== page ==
DIED From the moment she was born on a former revolutionary base, Shao Hua's future was enmeshed with that of the Chinese Communist Party. In 1960 she became the daughter-in-law of Chairman Mao Zedong, marrying his second son, Mao Anqing. During the 1950s, Zedong's older brother, Mao Anying, obtained for her a Soviet camera, which she used to document schools, factories and villages. She was later promoted to major general in the People's Liberation Army and became the president of the China Photographers Association in 2002. She was 69.
Lead singer for the popular gospel group the Dixie Hummingbirds for nearly seven decades, Ira Tucker captivated fans with his impassioned performances. And while Tucker could have easily transitioned to more mainstream secular music, he and his group remained devoted to gospel. In 1973 they collaborated with Paul Simon on the memorable Loves Me Like a Rock, and just last year their album Still Keeping It Real: The Last Man Standing was nominated for a Grammy. He was 83.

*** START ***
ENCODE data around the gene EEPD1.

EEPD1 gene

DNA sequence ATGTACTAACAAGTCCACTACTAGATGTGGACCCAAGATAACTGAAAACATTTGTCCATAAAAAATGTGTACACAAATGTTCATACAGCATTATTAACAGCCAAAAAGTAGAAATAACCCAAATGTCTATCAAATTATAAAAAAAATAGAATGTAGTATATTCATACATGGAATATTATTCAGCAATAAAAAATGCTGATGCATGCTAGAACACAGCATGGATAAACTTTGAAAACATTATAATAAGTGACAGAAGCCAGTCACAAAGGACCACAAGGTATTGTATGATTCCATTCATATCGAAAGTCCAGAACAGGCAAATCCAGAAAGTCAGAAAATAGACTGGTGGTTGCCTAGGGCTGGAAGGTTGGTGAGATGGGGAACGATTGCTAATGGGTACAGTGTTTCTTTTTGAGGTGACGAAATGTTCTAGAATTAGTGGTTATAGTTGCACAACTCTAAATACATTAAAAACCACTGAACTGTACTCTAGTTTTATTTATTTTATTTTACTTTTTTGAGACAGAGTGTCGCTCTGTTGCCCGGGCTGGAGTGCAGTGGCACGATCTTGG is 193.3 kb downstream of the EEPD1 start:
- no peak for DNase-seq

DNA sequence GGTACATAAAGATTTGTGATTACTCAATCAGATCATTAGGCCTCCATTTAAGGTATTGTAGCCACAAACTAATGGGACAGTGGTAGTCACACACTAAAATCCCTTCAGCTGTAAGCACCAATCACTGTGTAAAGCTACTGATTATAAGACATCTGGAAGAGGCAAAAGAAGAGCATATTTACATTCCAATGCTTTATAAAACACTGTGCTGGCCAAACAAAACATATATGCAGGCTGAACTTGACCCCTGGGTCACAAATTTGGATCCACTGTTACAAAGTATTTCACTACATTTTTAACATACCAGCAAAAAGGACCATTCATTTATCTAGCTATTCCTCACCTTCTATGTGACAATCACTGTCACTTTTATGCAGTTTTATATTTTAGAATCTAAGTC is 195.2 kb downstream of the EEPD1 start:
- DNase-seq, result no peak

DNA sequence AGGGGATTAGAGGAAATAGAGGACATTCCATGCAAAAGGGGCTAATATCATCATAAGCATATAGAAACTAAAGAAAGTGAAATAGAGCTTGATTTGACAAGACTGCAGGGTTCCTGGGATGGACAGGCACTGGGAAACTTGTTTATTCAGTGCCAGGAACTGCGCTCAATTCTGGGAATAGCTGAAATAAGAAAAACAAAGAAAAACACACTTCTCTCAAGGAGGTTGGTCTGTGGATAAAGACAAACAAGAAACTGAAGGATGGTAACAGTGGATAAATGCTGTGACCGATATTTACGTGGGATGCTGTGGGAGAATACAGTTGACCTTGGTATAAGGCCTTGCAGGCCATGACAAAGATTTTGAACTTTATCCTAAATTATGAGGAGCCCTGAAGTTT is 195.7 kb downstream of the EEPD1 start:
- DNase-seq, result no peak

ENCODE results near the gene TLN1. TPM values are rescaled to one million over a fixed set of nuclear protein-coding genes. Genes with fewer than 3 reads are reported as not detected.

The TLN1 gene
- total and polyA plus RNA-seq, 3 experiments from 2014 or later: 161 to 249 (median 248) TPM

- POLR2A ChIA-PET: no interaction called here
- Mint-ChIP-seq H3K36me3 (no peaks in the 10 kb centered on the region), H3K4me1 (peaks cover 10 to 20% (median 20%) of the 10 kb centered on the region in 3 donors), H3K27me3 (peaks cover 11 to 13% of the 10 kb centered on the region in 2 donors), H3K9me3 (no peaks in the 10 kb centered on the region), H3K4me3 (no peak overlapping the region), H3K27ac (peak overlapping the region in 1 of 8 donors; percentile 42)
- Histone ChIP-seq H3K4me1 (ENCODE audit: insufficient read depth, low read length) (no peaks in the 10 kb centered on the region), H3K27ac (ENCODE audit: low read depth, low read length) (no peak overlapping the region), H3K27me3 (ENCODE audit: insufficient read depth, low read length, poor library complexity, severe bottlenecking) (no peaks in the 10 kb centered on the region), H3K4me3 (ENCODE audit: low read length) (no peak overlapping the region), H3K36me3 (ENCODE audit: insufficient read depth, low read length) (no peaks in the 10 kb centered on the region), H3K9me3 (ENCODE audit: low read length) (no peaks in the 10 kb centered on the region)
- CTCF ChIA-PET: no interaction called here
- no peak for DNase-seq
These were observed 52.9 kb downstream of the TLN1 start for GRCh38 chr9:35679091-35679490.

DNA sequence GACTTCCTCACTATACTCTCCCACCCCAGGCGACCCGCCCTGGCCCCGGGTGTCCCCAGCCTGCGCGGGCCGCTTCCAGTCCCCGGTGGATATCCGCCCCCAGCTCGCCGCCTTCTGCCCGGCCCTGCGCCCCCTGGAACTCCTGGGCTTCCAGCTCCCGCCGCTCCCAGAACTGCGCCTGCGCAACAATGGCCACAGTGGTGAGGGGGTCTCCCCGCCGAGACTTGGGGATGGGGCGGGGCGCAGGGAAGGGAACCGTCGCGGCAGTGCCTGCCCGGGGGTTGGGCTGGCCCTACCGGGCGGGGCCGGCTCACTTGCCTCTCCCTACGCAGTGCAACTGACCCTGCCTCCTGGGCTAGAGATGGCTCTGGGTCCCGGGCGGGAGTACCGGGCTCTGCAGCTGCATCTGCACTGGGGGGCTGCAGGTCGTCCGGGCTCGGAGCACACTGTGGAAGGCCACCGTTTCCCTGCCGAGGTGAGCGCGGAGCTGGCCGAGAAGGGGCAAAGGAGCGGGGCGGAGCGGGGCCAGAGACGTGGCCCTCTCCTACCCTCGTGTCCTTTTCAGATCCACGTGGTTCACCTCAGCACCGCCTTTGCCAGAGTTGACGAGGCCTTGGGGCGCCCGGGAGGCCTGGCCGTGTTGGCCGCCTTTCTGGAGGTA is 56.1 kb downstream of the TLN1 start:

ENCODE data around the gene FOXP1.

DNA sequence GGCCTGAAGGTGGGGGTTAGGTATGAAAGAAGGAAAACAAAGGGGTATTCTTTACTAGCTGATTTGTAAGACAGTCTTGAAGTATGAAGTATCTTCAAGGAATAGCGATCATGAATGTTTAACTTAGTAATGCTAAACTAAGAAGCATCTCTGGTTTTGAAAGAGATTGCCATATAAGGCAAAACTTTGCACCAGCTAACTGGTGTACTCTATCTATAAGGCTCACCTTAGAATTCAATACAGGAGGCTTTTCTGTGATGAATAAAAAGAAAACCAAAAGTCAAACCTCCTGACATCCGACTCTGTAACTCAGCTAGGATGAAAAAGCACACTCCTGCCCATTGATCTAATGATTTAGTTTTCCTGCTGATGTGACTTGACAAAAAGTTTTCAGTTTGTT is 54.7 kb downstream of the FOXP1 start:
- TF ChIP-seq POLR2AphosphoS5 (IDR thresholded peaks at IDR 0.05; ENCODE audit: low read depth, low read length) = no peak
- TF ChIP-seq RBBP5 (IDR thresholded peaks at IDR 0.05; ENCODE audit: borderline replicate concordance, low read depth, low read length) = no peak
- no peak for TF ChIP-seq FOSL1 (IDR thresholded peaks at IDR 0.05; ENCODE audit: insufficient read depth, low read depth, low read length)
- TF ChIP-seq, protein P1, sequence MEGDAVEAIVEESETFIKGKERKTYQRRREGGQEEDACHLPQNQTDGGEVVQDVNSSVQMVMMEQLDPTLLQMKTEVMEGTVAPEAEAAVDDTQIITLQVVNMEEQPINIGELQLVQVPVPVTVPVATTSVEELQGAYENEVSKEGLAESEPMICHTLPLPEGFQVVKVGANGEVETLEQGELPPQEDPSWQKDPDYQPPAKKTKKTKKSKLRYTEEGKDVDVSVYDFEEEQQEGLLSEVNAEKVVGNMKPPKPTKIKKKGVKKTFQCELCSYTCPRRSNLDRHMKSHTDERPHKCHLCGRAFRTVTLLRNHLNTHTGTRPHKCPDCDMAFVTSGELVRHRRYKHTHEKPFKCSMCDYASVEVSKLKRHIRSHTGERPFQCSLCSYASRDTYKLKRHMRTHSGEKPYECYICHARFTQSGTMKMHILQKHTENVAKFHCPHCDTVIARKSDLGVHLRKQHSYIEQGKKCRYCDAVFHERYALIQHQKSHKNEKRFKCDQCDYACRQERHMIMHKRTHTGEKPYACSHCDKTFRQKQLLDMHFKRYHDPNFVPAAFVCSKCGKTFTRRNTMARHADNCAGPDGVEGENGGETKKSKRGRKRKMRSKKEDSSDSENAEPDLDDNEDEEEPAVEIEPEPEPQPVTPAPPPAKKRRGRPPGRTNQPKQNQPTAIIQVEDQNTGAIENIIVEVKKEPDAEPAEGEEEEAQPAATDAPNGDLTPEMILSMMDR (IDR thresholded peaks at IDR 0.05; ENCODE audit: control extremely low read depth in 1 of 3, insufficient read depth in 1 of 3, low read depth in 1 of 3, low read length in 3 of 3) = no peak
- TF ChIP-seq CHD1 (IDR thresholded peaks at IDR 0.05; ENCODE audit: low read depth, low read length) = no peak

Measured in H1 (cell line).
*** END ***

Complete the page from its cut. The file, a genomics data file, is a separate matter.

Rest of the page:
An aeronautics professor at the Massachusetts Institute of Technology in the 1950s, Dr. Robert Seamans joined the newly formed National Aeronautics and Space Administration in 1960 and played a pivotal role in the race to put a man on the moon. NASA's deputy administrator from 1965 to 1968, Seamans showed an ability to overcome technical and logistical hurdles and helped set in motion the mission that put Neil Armstrong on the lunar face in 1969. Seamans returned to MIT to head the School of Engineering, but a NASA spokesman said, "He will be remembered as one of the great pioneers and leaders of America's space program." He was 89.